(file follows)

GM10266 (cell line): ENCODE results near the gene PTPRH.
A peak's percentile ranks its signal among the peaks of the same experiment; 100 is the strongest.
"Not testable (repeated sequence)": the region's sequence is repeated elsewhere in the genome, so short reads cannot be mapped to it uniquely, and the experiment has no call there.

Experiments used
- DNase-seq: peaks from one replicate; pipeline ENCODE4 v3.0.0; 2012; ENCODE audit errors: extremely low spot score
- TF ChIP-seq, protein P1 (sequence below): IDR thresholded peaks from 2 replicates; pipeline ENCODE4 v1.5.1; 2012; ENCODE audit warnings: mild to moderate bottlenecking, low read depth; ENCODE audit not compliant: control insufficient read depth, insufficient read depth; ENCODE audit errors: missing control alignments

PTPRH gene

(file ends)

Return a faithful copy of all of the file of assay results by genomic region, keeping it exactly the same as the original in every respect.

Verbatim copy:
GM10266 (cell line): ENCODE results near the gene PTPRH.
A peak's percentile ranks its signal among the peaks of the same experiment; 100 is the strongest.
"Not testable (repeated sequence)": the region's sequence is repeated elsewhere in the genome, so short reads cannot be mapped to it uniquely, and the experiment has no call there.

Experiments used
- DNase-seq: peaks from one replicate; pipeline ENCODE4 v3.0.0; 2012; ENCODE audit errors: extremely low spot score
- TF ChIP-seq, protein P1 (sequence below): IDR thresholded peaks from 2 replicates; pipeline ENCODE4 v1.5.1; 2012; ENCODE audit warnings: mild to moderate bottlenecking, low read depth; ENCODE audit not compliant: control insufficient read depth, insufficient read depth; ENCODE audit errors: missing control alignments

PTPRH gene